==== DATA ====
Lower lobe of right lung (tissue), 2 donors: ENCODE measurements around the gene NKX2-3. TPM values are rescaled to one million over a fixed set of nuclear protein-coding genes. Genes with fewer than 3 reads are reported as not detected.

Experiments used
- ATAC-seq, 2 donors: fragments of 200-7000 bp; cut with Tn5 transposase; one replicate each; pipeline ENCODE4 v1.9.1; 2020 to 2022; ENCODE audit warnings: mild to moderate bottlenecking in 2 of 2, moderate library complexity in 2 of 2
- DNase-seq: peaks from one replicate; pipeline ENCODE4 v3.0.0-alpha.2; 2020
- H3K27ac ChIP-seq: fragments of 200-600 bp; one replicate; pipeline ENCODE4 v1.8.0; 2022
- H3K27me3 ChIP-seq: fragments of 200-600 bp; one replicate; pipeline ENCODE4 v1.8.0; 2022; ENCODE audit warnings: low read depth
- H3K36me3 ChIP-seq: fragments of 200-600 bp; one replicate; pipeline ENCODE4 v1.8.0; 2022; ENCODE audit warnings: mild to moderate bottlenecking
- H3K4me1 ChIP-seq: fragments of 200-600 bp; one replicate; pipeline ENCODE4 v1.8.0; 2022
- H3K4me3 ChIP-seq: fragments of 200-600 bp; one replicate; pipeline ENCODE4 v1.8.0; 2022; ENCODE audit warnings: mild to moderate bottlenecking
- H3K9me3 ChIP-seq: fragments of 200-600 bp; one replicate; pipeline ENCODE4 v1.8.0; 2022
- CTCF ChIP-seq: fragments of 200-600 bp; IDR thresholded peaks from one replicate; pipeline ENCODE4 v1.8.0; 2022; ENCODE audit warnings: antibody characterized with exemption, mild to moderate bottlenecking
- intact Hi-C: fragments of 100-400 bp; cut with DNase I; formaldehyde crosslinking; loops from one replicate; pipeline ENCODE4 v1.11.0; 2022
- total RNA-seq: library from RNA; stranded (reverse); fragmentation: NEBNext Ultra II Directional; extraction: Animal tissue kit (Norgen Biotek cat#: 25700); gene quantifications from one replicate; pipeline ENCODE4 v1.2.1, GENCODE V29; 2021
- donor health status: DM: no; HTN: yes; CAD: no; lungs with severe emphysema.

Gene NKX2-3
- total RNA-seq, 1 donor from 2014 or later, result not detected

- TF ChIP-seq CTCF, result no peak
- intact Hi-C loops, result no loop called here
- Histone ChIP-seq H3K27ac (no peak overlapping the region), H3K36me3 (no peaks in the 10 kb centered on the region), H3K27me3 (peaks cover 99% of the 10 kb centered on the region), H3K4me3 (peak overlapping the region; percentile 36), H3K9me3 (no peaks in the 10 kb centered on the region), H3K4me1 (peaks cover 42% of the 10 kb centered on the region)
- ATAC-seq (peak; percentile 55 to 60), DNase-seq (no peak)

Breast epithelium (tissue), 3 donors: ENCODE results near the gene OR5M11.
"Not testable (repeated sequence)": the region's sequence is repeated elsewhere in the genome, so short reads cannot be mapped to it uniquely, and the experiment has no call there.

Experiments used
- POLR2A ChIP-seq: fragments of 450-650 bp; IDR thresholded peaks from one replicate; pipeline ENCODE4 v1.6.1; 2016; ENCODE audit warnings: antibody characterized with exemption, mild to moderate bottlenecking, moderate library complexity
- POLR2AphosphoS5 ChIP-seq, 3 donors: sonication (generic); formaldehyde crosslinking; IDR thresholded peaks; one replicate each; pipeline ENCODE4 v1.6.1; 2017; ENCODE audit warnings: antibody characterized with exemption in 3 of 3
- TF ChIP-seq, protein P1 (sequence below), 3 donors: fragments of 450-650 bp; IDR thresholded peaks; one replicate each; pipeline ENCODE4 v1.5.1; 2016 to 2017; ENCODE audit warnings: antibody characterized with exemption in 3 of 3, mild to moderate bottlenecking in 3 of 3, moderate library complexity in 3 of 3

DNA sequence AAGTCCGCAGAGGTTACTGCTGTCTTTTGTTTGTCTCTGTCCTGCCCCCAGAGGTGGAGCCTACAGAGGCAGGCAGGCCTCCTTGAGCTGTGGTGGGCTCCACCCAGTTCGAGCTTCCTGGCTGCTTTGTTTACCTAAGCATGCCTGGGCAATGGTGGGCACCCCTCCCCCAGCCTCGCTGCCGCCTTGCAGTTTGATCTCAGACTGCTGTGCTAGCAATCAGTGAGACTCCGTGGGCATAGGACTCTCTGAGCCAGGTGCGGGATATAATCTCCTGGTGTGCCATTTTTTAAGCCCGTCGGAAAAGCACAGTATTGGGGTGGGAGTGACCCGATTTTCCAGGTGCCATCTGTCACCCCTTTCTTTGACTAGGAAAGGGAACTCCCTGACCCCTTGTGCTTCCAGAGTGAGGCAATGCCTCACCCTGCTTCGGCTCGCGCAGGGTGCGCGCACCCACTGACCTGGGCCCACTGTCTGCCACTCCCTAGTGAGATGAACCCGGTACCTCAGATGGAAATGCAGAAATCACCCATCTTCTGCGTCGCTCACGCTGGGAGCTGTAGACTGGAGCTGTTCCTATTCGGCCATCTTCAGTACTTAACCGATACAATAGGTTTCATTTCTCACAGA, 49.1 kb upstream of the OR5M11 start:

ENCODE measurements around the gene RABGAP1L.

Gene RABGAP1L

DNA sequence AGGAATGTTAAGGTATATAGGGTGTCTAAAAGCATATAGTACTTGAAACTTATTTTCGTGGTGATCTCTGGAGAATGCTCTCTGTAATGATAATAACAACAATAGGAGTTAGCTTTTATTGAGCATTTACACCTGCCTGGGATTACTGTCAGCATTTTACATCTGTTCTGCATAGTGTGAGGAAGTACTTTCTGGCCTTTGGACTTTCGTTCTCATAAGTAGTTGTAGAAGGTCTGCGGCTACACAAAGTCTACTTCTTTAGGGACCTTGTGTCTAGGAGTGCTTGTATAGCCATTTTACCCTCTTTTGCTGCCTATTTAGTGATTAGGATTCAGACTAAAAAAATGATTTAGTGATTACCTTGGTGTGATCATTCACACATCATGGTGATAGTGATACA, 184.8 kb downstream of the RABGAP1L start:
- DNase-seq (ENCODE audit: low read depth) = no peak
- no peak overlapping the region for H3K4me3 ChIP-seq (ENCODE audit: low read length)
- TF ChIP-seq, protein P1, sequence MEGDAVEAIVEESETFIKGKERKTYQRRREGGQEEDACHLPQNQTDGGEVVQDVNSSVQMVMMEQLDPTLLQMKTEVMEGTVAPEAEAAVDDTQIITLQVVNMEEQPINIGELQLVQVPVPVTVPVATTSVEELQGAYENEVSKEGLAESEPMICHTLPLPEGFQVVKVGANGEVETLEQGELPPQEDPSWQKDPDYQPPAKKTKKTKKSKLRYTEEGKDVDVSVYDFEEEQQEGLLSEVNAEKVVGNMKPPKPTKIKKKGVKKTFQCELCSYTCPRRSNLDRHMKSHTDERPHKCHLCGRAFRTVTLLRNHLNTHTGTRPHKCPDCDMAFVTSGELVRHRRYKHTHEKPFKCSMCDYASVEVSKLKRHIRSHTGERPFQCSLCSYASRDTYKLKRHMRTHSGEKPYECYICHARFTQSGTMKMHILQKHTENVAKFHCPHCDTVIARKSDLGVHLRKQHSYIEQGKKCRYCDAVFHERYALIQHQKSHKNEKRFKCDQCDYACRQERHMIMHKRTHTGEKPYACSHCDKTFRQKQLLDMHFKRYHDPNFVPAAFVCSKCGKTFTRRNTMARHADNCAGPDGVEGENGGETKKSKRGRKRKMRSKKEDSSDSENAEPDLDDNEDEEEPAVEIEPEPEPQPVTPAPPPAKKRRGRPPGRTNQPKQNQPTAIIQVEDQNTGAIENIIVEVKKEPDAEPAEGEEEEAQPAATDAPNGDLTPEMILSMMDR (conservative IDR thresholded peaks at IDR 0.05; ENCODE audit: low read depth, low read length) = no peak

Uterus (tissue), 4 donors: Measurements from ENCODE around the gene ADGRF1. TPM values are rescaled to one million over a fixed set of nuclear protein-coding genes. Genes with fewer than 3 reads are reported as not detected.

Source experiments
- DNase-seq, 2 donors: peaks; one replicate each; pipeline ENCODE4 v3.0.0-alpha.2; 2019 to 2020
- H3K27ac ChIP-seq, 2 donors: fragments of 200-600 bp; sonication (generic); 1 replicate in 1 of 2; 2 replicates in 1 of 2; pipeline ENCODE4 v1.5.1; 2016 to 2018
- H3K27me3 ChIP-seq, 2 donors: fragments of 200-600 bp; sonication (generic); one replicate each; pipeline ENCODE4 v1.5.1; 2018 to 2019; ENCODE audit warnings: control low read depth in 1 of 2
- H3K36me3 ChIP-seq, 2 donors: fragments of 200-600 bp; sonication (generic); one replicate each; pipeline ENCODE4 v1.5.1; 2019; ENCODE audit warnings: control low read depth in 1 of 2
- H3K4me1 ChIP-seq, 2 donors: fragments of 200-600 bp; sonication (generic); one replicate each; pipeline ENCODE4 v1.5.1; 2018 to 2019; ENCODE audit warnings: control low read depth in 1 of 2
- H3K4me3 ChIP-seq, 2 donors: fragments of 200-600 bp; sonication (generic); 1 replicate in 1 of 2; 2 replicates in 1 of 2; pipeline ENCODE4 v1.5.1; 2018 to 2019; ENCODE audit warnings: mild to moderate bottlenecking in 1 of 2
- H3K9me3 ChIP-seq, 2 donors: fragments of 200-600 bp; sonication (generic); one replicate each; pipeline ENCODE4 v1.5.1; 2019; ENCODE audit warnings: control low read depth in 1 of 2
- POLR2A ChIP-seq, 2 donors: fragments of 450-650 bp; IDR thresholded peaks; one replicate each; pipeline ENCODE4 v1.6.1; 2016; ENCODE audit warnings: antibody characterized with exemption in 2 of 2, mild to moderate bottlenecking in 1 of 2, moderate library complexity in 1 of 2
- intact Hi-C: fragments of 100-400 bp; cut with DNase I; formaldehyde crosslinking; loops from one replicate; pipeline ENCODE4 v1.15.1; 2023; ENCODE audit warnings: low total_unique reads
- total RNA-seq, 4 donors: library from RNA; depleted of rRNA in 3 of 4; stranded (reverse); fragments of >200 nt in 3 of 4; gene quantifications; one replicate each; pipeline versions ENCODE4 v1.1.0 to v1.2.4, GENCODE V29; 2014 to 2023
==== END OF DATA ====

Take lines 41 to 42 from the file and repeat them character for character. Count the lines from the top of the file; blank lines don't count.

- H3K4me3 ChIP-seq, 2 donors: fragments of 200-600 bp; sonication (generic); 1 replicate in 1 of 2; 2 replicates in 1 of 2; pipeline ENCODE4 v1.5.1; 2018 to 2019; ENCODE audit warnings: mild to moderate bottlenecking in 1 of 2
- H3K9me3 ChIP-seq, 2 donors: fragments of 200-600 bp; sonication (generic); one replicate each; pipeline ENCODE4 v1.5.1; 2019; ENCODE audit warnings: control low read depth in 1 of 2